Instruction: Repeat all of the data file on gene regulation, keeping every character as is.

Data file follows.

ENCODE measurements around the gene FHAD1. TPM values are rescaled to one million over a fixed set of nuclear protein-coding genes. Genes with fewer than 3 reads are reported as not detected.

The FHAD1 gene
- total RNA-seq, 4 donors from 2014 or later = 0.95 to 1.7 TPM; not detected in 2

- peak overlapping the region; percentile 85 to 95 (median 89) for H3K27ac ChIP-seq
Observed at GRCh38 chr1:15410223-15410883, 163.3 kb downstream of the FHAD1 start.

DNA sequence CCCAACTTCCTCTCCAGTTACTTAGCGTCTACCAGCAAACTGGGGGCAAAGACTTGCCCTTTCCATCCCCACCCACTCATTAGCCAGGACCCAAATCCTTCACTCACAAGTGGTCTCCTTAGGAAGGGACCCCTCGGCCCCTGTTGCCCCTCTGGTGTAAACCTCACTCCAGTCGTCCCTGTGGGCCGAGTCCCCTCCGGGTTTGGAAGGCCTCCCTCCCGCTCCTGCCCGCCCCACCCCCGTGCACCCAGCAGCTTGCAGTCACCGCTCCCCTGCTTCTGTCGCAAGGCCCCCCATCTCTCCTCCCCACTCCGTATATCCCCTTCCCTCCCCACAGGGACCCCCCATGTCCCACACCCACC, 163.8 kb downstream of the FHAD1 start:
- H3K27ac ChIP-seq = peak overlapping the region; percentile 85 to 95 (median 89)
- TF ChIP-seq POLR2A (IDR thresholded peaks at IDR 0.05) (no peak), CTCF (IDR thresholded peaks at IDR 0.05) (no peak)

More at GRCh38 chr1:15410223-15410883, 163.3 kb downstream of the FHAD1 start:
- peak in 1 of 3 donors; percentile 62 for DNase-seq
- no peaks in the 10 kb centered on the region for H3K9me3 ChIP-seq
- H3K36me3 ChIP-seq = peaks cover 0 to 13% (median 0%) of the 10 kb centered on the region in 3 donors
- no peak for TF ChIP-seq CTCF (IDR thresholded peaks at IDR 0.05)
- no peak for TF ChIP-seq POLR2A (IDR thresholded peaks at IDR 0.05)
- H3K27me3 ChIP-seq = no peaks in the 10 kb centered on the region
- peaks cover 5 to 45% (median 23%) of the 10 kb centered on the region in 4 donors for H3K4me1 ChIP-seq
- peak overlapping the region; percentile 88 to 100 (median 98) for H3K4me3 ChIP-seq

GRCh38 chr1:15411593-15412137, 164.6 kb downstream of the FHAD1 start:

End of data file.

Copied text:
ENCODE measurements around the gene FHAD1. TPM values are rescaled to one million over a fixed set of nuclear protein-coding genes. Genes with fewer than 3 reads are reported as not detected.

The FHAD1 gene
- total RNA-seq, 4 donors from 2014 or later = 0.95 to 1.7 TPM; not detected in 2

- peak overlapping the region; percentile 85 to 95 (median 89) for H3K27ac ChIP-seq
Observed at GRCh38 chr1:15410223-15410883, 163.3 kb downstream of the FHAD1 start.

DNA sequence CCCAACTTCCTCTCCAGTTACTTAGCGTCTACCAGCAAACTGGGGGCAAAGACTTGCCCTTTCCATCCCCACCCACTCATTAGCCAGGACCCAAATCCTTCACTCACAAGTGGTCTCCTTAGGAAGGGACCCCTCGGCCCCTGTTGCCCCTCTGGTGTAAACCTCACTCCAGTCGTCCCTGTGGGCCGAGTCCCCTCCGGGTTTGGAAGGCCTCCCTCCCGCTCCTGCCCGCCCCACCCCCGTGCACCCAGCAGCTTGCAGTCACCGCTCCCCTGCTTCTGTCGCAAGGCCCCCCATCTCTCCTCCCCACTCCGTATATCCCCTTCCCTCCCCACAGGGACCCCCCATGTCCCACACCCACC, 163.8 kb downstream of the FHAD1 start:
- H3K27ac ChIP-seq = peak overlapping the region; percentile 85 to 95 (median 89)
- TF ChIP-seq POLR2A (IDR thresholded peaks at IDR 0.05) (no peak), CTCF (IDR thresholded peaks at IDR 0.05) (no peak)

More at GRCh38 chr1:15410223-15410883, 163.3 kb downstream of the FHAD1 start:
- peak in 1 of 3 donors; percentile 62 for DNase-seq
- no peaks in the 10 kb centered on the region for H3K9me3 ChIP-seq
- H3K36me3 ChIP-seq = peaks cover 0 to 13% (median 0%) of the 10 kb centered on the region in 3 donors
- no peak for TF ChIP-seq CTCF (IDR thresholded peaks at IDR 0.05)
- no peak for TF ChIP-seq POLR2A (IDR thresholded peaks at IDR 0.05)
- H3K27me3 ChIP-seq = no peaks in the 10 kb centered on the region
- peaks cover 5 to 45% (median 23%) of the 10 kb centered on the region in 4 donors for H3K4me1 ChIP-seq
- peak overlapping the region; percentile 88 to 100 (median 98) for H3K4me3 ChIP-seq

GRCh38 chr1:15411593-15412137, 164.6 kb downstream of the FHAD1 start: